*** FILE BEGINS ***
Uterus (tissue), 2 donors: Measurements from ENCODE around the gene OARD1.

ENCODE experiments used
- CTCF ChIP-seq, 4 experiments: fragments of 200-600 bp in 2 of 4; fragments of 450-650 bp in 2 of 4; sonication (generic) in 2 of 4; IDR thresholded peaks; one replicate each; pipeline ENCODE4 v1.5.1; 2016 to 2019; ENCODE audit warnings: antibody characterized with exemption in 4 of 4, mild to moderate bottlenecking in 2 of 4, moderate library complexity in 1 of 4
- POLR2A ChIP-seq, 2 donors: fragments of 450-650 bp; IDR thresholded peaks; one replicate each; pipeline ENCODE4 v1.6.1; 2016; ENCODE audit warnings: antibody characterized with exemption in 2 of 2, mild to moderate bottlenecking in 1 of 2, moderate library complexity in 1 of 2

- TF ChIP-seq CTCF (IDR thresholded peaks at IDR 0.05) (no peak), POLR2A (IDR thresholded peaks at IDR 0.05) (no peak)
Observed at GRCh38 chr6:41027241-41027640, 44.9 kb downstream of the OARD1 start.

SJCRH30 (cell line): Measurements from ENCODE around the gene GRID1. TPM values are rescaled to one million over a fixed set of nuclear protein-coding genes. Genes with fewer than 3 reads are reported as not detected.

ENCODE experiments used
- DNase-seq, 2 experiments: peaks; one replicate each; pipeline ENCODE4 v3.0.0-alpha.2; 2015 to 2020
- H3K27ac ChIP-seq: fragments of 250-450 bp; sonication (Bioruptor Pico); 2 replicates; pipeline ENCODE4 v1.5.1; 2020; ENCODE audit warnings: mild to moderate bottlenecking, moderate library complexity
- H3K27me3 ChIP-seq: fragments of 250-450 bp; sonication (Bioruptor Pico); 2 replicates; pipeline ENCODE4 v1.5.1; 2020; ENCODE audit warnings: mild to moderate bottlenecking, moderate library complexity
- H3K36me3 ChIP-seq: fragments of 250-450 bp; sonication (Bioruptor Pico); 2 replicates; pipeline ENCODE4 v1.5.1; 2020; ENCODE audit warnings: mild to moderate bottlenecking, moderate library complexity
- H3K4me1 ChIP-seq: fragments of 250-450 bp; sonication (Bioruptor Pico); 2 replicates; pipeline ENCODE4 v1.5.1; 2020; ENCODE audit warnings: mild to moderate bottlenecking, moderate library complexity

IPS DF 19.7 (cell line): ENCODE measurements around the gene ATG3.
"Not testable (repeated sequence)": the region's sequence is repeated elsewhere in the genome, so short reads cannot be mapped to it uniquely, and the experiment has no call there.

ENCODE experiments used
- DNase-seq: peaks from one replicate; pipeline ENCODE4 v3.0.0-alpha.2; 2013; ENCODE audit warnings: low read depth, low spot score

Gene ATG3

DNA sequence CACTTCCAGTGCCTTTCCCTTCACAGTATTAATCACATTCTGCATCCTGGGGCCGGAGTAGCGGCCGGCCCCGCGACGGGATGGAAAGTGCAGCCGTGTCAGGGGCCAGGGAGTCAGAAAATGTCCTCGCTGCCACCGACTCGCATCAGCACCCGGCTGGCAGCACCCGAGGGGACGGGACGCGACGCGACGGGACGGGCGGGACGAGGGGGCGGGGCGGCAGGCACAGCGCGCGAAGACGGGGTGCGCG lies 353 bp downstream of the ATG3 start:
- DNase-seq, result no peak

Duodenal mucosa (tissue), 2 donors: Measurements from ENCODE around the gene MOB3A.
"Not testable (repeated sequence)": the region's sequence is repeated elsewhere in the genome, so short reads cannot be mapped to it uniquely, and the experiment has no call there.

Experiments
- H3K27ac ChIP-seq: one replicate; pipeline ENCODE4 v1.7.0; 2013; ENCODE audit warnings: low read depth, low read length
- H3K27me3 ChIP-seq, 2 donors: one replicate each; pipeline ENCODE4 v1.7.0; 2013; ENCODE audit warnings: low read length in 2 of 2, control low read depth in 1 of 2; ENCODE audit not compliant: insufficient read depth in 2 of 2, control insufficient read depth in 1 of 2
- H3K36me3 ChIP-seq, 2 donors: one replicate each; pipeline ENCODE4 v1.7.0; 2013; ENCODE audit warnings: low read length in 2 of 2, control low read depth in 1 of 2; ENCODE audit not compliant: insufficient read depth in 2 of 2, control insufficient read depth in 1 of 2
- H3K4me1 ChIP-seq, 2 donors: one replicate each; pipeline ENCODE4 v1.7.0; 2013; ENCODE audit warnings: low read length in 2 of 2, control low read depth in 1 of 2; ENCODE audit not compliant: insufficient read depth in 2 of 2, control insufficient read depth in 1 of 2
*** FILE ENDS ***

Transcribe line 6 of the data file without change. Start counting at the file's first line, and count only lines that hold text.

Observed at GRCh38 chr6:41027241-41027640, 44.9 kb downstream of the OARD1 start.